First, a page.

People familiar with Virgin America’s structure note that its agreement with the DoT enabled it to keep Black Canyon and Cyrus as stakeholders and remain in compliance with foreign-ownership rules even if the two firms recalled their capital.

Virgin Group plans to transfer the two firms’ stakes to its new US investor group once the structure plan is approved.

By May, Virgin America was in talks with at least five US funds. Virgin America and Cyrus did not return calls.

Copyright The Financial Times Limited 2009

Wednesday, July 08, 2009

United Denies Claim For Broken Guitar, Passengers Sings for Revenge
By Scott McCartney
July 8, 2009, 1:48 PM ET

Musician Dave Carroll watched in horror as United Airlines baggage workers at Chicago’s O’Hare International Airport manhandled his $3,500 guitar last year. When he and his band arrived in Nebraska, the guitar was broken.Thus began Carroll’s sad song.

Filing a claim for reimbursement for the guitar proved futile; airlines often exempt “valuables” including musical instruments from damage coverage in their contract of carriage. So Carroll and his band, Sons of Maxwell, decided to seek revenge instead of reimbursement. He told the last person to deny his claim, Ms. Irlweg, that he “would write and produce three songs about my experience with United Airlines and make videos for each to be viewed online by anyone in the world.”

He put together a catchy song and cute video describing his nine-month hassle and posted it. Although United saved $3,500 by denying his broken guitar claim, the music video likely will generate far more than that in negative publicity for the airline.Many travelers can relate to Carroll’s frustration.

Even if you don’t like country music, you probably can appreciate his video.

Here is the link for his song

Tuesday, July 07, 2009

Boeing to buy plant from 787 supplier

CHICAGO (Reuters) – Boeing Co (BA.N), the world's second-largest plane maker, said on Tuesday it will pay $580 million for a plant that makes part of the fuselage of its long-delayed 787 Dreamliner.

The South Carolina facility is owned by Vought Aircraft Industries and release it from obligations to repay money previously advanced by Boeing, the company said in a statement.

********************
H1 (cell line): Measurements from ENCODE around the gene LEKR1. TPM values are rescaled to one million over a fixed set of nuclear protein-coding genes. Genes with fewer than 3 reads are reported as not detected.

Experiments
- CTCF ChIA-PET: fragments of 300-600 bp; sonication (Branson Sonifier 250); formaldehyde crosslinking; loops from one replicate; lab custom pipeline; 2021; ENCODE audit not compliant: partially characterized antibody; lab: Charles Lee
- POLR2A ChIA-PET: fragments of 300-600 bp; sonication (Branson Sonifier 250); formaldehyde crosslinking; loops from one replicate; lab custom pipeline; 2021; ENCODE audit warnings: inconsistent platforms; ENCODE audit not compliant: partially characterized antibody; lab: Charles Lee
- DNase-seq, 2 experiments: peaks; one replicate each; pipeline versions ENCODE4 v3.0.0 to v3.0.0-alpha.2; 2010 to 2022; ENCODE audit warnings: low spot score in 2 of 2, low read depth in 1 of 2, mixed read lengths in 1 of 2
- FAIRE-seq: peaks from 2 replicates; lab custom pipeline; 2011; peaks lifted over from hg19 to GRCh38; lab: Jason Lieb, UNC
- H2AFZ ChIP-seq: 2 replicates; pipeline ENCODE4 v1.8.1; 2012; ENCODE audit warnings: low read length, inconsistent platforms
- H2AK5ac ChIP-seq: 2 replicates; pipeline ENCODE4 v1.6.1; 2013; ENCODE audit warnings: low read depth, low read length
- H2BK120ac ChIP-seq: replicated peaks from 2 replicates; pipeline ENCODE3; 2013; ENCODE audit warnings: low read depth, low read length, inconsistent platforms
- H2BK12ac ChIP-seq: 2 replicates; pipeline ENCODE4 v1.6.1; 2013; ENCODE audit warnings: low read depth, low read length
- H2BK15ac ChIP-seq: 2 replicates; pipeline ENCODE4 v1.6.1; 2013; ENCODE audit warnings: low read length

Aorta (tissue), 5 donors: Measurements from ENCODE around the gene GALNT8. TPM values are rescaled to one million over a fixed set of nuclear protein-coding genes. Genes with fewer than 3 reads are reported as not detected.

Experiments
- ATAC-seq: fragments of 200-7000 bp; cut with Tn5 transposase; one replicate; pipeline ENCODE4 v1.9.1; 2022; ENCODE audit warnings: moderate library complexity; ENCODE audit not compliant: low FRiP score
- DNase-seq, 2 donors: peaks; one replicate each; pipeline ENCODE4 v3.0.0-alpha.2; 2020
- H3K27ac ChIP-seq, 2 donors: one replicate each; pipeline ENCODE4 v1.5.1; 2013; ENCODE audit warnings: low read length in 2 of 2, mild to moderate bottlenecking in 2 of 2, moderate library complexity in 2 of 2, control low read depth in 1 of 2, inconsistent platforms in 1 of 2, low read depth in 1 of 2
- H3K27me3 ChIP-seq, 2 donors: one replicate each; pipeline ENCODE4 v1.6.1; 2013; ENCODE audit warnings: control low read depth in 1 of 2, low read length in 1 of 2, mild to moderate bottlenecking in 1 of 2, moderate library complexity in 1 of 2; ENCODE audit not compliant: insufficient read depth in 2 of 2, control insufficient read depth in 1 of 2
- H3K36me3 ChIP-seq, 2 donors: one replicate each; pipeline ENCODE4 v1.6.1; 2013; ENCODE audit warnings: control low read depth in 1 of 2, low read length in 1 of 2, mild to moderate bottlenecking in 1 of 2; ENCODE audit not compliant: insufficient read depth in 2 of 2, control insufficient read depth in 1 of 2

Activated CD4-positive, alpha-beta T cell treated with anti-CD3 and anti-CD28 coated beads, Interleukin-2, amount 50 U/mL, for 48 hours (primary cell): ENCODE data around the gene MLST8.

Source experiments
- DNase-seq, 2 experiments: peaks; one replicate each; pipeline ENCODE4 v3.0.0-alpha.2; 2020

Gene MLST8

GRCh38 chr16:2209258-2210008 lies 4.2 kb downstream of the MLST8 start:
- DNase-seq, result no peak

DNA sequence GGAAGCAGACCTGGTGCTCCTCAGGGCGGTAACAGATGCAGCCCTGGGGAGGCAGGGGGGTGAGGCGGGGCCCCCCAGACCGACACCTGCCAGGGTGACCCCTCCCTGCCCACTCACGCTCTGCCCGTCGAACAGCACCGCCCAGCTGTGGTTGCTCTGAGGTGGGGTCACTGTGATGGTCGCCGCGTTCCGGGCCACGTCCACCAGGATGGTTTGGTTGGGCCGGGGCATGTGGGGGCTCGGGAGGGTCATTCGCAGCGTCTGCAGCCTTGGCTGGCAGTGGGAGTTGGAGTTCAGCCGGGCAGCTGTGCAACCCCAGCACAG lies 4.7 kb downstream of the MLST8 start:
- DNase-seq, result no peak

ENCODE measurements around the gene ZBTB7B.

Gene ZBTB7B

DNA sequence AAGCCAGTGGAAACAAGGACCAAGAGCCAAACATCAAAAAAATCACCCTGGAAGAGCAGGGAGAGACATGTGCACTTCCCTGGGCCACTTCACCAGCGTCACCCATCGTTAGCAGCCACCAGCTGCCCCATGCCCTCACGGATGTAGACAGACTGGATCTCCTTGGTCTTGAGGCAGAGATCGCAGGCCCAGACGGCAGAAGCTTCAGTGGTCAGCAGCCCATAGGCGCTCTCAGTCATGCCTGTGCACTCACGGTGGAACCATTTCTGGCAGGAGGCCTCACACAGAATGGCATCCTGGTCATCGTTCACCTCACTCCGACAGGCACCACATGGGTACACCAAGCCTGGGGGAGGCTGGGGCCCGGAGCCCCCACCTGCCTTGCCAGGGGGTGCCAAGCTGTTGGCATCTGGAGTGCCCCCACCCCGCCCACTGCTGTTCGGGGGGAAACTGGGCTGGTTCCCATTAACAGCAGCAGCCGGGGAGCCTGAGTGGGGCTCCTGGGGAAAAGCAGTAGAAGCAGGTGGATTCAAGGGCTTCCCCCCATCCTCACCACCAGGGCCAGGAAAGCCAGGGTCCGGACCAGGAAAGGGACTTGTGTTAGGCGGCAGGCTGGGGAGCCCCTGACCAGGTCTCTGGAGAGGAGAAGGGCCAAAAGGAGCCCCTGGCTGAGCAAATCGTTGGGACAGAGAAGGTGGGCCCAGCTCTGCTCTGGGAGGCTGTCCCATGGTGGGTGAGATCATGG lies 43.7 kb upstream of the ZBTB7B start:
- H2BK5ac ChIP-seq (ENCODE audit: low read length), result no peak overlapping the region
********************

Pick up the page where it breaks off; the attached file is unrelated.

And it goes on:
The deal, which is expected to close in the third quarter, may give Boeing more control over its supply chain. Boeing last month announced a further delay of the first test flight of the carbon-composite 787. The latest delay was caused by a structural flaw, while previous delays have been related to suppliers.

"Integrating this facility and its talented employees into Boeing will strengthen the 787 program by enabling us to accelerate productivity and efficiency improvements as we move toward production ramp-up," said Scott Carson, chief executive of Boeing Commercial Airplanes.

Boeing will buy the plant, its assets and inventory and will assume operation of the site. After the transaction, Vought will continue its work on several Boeing programs, Boeing said.
Vought is owned by Carlyle Group (CYL.UL).
(Reporting by Kyle Peterson; Editing by Derek Caney)

Friday, July 03, 2009

British Airways to severely cut capacity, delay new A 380 aircraft and mothball others
Fri Jul 3, 3:09 pm ET

LONDON – British Airways PLC announced Friday it will ground aircraft, slash seat numbers and postpone taking delivery of a dozen new Airbus A380 superjumbos as it faces a recession-driven decline in passengers.

The airline said it carried 2.93 million passengers in June, 5 percent fewer than in June 2008.

BA said that in response to the "challenging economic conditions" it was cutting its summer capacity by 3.5 percent, rather than the originally forecast 2.5 percent. Capacity for October through March 2010 is expected to be down by 5 percent.

The airline said it would ground three Boeing 757 aircraft in mid-2010, and three Boeing 747-400s the following winter.

BA also said it was postponing by an average of five months delivery of its first six A380s, the first of which is still due to arrive in 2012. Delivery of a second batch of six is being delayed by an average of two years, with the final plane due to arrive in 2016.

BA's planes were 79.6 percent full last month compared with 81.4 percent a year earlier. The steepest falls were in first- and business-class traffic and on routes between London and Asia.

"Market conditions continue to be very challenging with trading at levels well below last year," BA said in a statement. "However, on an underlying basis both premium and non-premium volumes and seat factors have now been stable for more than three months."

The airline is seeking to cut 3,500 jobs and bring in a pay freeze as part of a cost-cutting package. Talks with unions have failed to reach agreement, and more negotiations are planned next week with a government-backed mediator.

British Airways, which employs 40,000 people, is looking to cut 2,000 flight attendants and 1,500 ground workers.

The airline's shares rose 6.5 pence to 125.5 pence Friday on the London Stock Exchange.